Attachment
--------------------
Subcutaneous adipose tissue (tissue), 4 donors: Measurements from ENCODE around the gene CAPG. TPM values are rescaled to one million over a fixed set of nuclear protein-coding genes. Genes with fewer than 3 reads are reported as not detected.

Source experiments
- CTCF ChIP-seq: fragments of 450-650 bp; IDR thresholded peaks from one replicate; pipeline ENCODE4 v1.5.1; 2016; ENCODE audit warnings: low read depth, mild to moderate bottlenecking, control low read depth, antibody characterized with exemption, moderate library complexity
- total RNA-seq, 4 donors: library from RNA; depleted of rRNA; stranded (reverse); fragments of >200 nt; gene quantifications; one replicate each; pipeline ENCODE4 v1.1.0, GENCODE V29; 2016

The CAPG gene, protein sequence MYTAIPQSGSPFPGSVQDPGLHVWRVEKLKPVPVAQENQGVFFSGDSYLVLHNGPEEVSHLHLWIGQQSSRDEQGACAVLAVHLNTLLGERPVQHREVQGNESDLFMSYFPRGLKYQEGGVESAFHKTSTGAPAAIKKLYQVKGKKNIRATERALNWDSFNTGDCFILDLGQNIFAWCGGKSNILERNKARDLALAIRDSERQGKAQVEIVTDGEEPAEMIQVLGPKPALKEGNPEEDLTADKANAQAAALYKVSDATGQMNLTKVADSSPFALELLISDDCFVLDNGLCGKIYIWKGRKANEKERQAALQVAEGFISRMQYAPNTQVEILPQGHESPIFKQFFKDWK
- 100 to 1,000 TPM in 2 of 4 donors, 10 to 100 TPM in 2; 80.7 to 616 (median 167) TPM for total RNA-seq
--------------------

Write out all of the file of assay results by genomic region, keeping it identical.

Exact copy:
Subcutaneous adipose tissue (tissue), 4 donors: Measurements from ENCODE around the gene CAPG. TPM values are rescaled to one million over a fixed set of nuclear protein-coding genes. Genes with fewer than 3 reads are reported as not detected.

Source experiments
- CTCF ChIP-seq: fragments of 450-650 bp; IDR thresholded peaks from one replicate; pipeline ENCODE4 v1.5.1; 2016; ENCODE audit warnings: low read depth, mild to moderate bottlenecking, control low read depth, antibody characterized with exemption, moderate library complexity
- total RNA-seq, 4 donors: library from RNA; depleted of rRNA; stranded (reverse); fragments of >200 nt; gene quantifications; one replicate each; pipeline ENCODE4 v1.1.0, GENCODE V29; 2016

The CAPG gene, protein sequence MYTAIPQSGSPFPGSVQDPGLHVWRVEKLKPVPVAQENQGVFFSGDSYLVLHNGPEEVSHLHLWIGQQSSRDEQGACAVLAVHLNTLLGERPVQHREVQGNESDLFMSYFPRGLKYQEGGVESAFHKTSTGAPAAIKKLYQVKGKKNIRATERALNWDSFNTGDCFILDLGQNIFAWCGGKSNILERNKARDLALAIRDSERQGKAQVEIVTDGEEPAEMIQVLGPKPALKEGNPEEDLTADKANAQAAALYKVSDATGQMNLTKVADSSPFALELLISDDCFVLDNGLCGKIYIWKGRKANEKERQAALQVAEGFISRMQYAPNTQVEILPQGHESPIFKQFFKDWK
- 100 to 1,000 TPM in 2 of 4 donors, 10 to 100 TPM in 2; 80.7 to 616 (median 167) TPM for total RNA-seq